Ontario, Canada (Zone 4a)
Daylilies Birds Enjoys or suffers cold winters Native Plants and Wildflowers Butterflies Annuals
Region: Canadian Keeps Horses Dog Lover Plant Identifier Garden Sages
Jan 4, 2017 5:30 AM CST
Welcome! The container seems to be directly on the floor with no saucer, does it have any drainage holes? I wonder if it is newly planted in that container also if, when it leans, it is pulling the plant out of the pot by the roots rather than tipping the container - it suggests it is not fully established in that pot. Just a few extra thoughts in addition to Baja's.
Name: Steve Claggett
Portland Orygun (Zone 8a)
Beekeeper Cat Lover
Jan 4, 2017 8:43 AM CST

In door Jade should be at a west or south facing window. Keep it on the dry side, those big fat leaves store a lot of moisture.

If you could use a LED bulb like this
You could place the plant anyplace. I use one of these on 3 spider plants and they are loving it. Set it up on a timer, 12-14hrs per day.

These want as much sun as you can provide. You have a very nice looking plant, light it up.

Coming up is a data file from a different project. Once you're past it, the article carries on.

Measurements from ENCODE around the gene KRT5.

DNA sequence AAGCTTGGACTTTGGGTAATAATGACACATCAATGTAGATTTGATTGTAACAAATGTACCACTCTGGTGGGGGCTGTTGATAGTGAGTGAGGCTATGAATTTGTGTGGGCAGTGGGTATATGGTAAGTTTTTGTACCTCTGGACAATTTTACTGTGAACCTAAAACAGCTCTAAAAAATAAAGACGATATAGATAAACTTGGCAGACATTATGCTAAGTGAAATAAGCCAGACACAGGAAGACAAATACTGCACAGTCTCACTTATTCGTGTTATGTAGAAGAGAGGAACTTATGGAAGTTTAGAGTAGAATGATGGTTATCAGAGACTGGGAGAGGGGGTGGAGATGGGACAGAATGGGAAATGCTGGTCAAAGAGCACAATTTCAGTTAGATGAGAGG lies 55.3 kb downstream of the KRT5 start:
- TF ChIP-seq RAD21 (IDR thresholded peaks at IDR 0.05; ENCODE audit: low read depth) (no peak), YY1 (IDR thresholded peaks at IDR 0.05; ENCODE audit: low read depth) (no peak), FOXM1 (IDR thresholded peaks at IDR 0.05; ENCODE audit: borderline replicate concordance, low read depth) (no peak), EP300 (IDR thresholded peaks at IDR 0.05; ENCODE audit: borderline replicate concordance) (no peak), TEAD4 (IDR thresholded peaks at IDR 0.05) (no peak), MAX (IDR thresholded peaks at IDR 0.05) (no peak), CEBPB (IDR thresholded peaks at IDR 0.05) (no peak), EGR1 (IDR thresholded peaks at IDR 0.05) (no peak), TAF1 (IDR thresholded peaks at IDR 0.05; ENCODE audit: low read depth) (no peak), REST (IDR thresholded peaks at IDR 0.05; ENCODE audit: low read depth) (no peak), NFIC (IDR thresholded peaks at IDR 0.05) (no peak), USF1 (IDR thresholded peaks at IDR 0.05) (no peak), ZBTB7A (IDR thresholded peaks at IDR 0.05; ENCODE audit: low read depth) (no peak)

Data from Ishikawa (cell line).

Spectamur agendo
Name: tarev
San Joaquin County, CA (Zone 9b)
Always count your blessings in life
Cat Lover Houseplants Plays in the sandbox Region: California Orchids Plant Lover: Loves 'em all!
Composter Cactus and Succulents Dragonflies Hummingbirder Amaryllis Container Gardener
Jan 4, 2017 9:02 PM CST
Hello Agotell, that is one lovely jade plant. Give it time to acclimate to your growing area. Hope that container has drainage holes.

North facing window is rather weak light source-wise, this plant likes lots of light, and in my area it grows much more actively during our cooler season.

It is good you have put a stake, allow the plant to adjust. Don't overwater it, it holds moisture effectively in its trunk and leaves. If you think you would be moving it from other areas of the house, use a rolling plant caddy, so you can put a little saucer below the caddy to catch excess water, and make it easier for you.

It also does its stage of dropping older lower leaves, so as long as the rest of the plant is staying firm and not going lanky, let it be, and allow to finish that phase. New growth will come again at the center/tips or anywhere up and down the nodes of the branch and stem.

Jan 7, 2017 3:11 PM CST
Wow thanks, everyone! Very helpful. Unfortunately for the natural light this is my best window. It's a small apartment and this is by far my best light source.
Tarev, a rolling plant caddy is a great idea!!!! It's so heavy I've been wondering how I'm going to make it more mobile.